Telling a city’s story through a single building and its inhabitants is such an appealing device. Żanna Słoniowska did it memorably with Lviv in The House with the Stained-glass Window. Emma Harding’s Friedrichstrasse 19 takes a similar tack with the added lure of exploring the history of Berlin, always a favourite setting, through the lives of the tenants at the titular address from 1906, when the Academy of Magical Arts occupied the building, until 2019 as a recently divorced woman who crossed from East to West in November 1989 contemplates her future.
This is what it was to live in Berlin. To be surrounded by a truth you don’t acknowledge, that you refuse to see. But there was always going to be a point when it collides with you in the street and coughs in your face.
Taken in by his uncle in 1906, Rudi has found a niche for himself apprenticed to the Academy’s photographer, his nose put out of joint by Fräulein Gottschalk’s apparent ability to transfer her visions to photographic plates without benefit of a camera. In 1929, Sara is unhappily married when a chance encounter introduces her to the love of her life, a cabaret singer who lives upstairs from her. Two decades later Sigi still longs for her lover, knowing that there’s little chance that a young Jewish woman could have survived the war. In 1969, glamour photographer Hans has set up a studio in one of the apartments and takes in a runaway from the East, offering her shelter. By the mid-’80s a Red Army faction is squatting in the building, planning an operation in which a naïve young woman becomes involved. Finally, in 2019 Heike takes her courage in her hands, accompanying her friend on a speed dating evening where she meets Yosuf, and thinks tentatively of a future.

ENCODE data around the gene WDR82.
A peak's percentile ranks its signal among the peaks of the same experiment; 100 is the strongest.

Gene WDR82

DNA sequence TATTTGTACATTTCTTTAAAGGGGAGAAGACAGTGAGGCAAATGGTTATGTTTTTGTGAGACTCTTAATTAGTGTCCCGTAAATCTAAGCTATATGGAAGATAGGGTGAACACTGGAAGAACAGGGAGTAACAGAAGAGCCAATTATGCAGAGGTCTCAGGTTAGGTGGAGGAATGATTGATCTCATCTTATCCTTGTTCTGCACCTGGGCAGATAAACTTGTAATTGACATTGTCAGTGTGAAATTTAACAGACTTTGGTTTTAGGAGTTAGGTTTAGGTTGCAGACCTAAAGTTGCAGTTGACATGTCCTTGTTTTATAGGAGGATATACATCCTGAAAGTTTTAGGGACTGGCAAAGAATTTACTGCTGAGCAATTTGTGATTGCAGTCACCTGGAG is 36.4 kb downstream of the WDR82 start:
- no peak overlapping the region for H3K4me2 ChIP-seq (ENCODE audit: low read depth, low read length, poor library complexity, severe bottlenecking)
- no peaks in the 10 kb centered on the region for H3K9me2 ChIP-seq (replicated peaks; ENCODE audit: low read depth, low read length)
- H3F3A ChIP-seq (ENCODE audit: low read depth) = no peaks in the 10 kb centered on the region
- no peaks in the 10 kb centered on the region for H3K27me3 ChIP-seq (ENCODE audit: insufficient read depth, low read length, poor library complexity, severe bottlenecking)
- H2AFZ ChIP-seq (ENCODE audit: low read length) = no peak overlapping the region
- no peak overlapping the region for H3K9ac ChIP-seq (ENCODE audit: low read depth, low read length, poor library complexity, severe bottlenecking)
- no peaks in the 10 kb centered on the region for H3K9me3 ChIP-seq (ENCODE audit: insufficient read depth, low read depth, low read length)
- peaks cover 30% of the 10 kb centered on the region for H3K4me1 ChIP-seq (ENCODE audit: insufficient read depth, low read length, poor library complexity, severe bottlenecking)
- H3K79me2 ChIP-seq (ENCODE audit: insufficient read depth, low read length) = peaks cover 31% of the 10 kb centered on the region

The city constantly destroyed and remade, impatient to be in the future
Harding’s narrative criss-crosses the century or so her novel spans, weaving backwards and forwards, opening in 1986 with Tonja’s horrified witnessing of the explosion she’s helped bring about. Each section is told from a character’s perspective, some starting mid-sentence, all with distinctive voices. Through them all, Harding explores themes of endurance, war and its legacy, from Hans’ horror at the discovery of his mother’s proximity to the Nazi regime to Sigi’s distress at the loss of Sara. It’s all beautifully done: Harding’s smartly observed characters pop up in each other’s narratives as their stories unfold and connections are made. There’s a hint of the supernatural with Fräulein Gottschalk’s visions and their echoes which usually make me run a mile but it’s deftly handled. Just one criticism: I’d have liked a ‘90s/’00s thread exploring the immediate aftermath of the Wall’s collapse. That said, I thoroughly enjoyed Harding’s atmospheric novel which took me back to Berlin and all that the city has gone through.
John Murray Press: London 9781529376180 256 pages Hardback